Bus power modules are available in 12 and 24V versions with output currents from 5 to 20A. Four series are available, including the PT6620 and PT6650, which can supply output currents of 7 and 5A, respectively. The PT7720 and PT7750 can supply output currents of up to 20A. Applications include distributed power ones using 12 or 24V bus architectures. With efficiencies between 85 and 90%, all four of these products feature output inhibit function, remote sense, and over-temperature shutdown, and are available in surface-mount configurations.
Power Trends Inc., 27715 Diehl Rd., Warrenville, IL 60555, FAX (630) 393-6902.
A new service lets engineers and orthopedic surgeons design and 3D print highly accurate, patient-specific, orthopedic medical implants made of metal -- without owning a 3D printer. Using free, downloadable software, users can import ASCII and binary .STL files, design the implant, and send an encrypted design file to a third-party manufacturer.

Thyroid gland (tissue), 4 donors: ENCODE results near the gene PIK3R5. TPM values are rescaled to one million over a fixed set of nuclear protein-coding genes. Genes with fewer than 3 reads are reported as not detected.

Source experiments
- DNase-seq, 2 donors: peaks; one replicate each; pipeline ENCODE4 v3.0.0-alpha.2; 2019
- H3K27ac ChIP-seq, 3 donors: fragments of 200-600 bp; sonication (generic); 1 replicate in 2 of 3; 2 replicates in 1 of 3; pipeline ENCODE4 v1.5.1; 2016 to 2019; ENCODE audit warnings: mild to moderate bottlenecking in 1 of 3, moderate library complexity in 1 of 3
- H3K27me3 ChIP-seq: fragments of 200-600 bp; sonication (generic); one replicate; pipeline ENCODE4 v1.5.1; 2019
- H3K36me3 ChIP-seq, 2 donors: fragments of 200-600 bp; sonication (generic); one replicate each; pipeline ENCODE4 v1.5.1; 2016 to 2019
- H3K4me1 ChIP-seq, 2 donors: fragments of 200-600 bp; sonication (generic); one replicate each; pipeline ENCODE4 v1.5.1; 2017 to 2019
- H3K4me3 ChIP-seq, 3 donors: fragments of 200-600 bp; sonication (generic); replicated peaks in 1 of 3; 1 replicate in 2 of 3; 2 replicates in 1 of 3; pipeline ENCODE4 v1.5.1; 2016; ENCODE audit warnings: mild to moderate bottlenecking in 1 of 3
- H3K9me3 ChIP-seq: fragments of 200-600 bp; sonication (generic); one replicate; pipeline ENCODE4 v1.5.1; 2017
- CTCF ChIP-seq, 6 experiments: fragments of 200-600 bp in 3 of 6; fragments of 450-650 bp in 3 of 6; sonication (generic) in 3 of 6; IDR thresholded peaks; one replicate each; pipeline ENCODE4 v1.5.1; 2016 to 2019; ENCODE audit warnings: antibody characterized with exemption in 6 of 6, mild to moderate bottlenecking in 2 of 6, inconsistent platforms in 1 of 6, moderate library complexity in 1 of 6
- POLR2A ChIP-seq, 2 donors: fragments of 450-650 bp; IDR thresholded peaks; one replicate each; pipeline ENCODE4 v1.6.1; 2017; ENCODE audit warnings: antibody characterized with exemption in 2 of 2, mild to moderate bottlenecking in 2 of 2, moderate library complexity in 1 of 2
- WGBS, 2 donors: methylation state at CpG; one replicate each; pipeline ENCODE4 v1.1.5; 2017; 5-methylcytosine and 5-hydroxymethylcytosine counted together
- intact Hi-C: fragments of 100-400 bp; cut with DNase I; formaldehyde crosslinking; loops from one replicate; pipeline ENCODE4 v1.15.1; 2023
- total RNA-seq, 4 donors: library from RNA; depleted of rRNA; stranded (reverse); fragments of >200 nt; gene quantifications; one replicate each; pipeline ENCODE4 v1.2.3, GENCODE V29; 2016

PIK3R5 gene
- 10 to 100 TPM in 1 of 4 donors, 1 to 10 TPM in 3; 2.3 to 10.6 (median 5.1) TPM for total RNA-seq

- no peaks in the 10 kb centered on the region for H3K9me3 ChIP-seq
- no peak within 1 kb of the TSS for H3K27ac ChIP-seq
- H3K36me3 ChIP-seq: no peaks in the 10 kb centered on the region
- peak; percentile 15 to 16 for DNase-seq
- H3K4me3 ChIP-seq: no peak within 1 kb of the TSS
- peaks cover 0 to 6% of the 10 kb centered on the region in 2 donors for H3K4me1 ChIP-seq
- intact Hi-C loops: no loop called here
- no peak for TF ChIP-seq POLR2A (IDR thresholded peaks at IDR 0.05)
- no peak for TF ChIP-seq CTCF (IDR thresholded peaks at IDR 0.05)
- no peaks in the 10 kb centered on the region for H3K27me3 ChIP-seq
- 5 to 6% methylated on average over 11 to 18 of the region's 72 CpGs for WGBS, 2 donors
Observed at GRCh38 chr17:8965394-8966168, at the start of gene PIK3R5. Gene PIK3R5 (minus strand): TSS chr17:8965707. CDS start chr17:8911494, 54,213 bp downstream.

For industrial control applications, or even a simple assembly line, that machine can go almost 24/7 without a break. But what happens when the task is a little more complex? That’s where the “smart” machine would come in. The smart machine is one that has some simple (or complex in some cases) processing capability to be able to adapt to changing conditions. Such machines are suited for a host of applications, including automotive, aerospace, defense, medical, computers and electronics, telecommunications, consumer goods, and so on. This discussion will examine what’s possible with smart machines, and what tradeoffs need to be made to implement such a solution.